So I’ve been messing around with DIY guitar effects. In this post I’m going to talk about my variant of the Bulk Fuzz, a simple but crazy fuzz circuit from Joe Gore at Tonefiend.
By the way, if you are interested in guitar hacking, then Tonefiend is a really awesome website – whether it be weird pickup configurations and wiring schemes, effect circuits, etc. Joe does a really awesome job. The Bulk Fuzz is part of a series on DIY guitar effects.
So, this is not my first attempt at guitar effect circuits. A little while ago I came across a schematic from Barber Electronics. Armed with enough knowledge to read a schematic, but not enough to understand what the circuit was actually doing, I set forth to recreate the pedal. You can have a look at my progress, but long story short I made a mistake in the board layout and sent 9V to the opamps instead of 4.5. Woops! So, after a hiatus I’ve come back to the Bulk Fuzz. It is a much simpler ciruit, a lot easier to see what’s going on.
My version is based on Joe’s, but with some different capacitor values, and with gain and volume controls (more on that later). Here’s the schematic:
I built the circuit using perfboard. Last time I used perfboard I made a mistake in transferring. So, this time I used the board layout in Eagle to lay the board out as if I was going to etch a PCB, just to use as a guide for populating the board:
And with that, started soldering. Here are a few picks of the build:
This circuit is just a bit ridiculous. Here are some sounds, played on a Les Paul, through a vintage Goldentone Reverbmaster amp, SM57 close mic’d, into an FMR Audio Really Nice Preamp, and into the computer. (ignore my terrible playing).
I really, really like the crazy grating overdrive. This pedal sounds awesome at doing what it’s good at. In fact, it’s probably easier to discuss what it isn’t good at…
You’ll notice that palm muting is loose and muddy. You also hear some pretty extreme gating, which cuts the note sustain right off. Changing the value of the input capacitor seems to affect this gating, but if anyone can clue me in on the specifics that would be awesome.
I mentioned above that I have a gain control on the pedal. I didn’t really have a reason for this, other than I already had it wired into the box from a previous failed pedal, and couldn’t be bothered changing it around. However, after trying out the circuit, I only really like it at full gain – I will never use the gain pot. I think on my next build I will have a tone control that fades between input capacitor values instead.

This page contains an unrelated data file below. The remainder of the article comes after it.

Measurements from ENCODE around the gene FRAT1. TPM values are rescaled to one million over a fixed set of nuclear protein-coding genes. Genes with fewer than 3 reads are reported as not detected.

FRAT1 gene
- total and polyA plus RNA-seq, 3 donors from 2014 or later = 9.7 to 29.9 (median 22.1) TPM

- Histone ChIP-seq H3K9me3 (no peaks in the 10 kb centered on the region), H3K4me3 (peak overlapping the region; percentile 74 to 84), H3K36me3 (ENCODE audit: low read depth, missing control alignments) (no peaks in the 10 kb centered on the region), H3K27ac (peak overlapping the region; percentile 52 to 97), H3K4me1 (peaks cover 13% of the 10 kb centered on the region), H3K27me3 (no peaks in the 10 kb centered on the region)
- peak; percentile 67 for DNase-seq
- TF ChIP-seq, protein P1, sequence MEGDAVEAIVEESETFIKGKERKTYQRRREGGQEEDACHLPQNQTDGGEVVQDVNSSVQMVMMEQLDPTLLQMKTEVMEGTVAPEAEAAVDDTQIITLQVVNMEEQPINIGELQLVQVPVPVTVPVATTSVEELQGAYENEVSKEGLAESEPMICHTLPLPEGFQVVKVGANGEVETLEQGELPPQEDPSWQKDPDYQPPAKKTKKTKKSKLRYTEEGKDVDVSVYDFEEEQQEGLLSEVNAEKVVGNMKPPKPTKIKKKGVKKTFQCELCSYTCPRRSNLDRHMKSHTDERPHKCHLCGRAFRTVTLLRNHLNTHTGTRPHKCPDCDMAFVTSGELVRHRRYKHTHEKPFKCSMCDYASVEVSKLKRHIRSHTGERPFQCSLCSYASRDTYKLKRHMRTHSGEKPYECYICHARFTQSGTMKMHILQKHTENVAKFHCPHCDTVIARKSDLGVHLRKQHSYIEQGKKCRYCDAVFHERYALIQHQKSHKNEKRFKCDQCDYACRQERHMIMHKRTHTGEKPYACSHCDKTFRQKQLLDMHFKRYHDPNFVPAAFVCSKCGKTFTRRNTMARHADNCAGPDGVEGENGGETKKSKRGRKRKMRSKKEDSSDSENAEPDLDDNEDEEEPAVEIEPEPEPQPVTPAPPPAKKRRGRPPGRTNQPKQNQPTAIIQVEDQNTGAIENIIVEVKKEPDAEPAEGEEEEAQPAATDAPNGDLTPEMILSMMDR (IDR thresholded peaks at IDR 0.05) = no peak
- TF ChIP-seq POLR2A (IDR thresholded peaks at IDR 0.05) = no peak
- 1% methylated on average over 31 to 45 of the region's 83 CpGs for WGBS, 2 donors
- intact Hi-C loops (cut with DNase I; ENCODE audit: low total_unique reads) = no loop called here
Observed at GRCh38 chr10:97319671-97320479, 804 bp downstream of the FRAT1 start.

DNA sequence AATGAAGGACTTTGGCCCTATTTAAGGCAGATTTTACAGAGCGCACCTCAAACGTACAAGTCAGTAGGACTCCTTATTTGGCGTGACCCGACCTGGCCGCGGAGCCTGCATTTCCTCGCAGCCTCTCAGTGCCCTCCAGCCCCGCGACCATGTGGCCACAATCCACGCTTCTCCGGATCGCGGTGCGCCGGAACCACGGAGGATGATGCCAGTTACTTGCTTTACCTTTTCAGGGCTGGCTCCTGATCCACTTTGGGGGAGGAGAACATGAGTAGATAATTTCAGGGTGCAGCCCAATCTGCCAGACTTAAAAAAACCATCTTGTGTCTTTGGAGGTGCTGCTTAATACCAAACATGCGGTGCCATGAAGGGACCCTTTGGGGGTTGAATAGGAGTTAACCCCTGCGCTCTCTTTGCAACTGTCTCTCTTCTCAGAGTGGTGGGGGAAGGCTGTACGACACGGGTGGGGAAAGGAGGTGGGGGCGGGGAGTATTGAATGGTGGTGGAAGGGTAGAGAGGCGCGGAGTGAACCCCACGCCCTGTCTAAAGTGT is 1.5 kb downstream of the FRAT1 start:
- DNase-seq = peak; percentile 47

Here are the things I’m taking home from this experiment:
- Don’t be lazy and put a gain control in if you never intend to use it – have controls you actually want.
- 24mm potentiometers are way too big – I can’t even fit a battery into this box because the pots take up too much room. This is all I could get from my local Jaycar, but next pedal I’ll definitely use 16mm or even 9mm pots.
- While I’m complaining about Jaycar, the jacks I got are crap and don’t do a very good job of holding the guitar leads in. Better jacks are needed in the future.
- I only had a 2 pole footswitch to use, so I switched the output and power. The problem is that I don’t really have true bypass, and the circuit affects the sound even when it is not enganged. There are a couple of things I would like to try with this. One, I need to go on eBay and get some triple pole switches. Another option I was thinking about is using small relays. I took my tuner pedal apart to see what I could see, and I saw it was using a relay to switch the signal. Probably overkill for a simple fuzz, but interesting none the less.
I really like the sounds from this circuit. However, since I never plan on using the gain control, it is a bit of a one trick pony. I think I’ll tweak it and my next version will have a tone control instead of a gain. Still, it’s good to finally have a DIY guitar effect that works! I might take another swing at the LTD…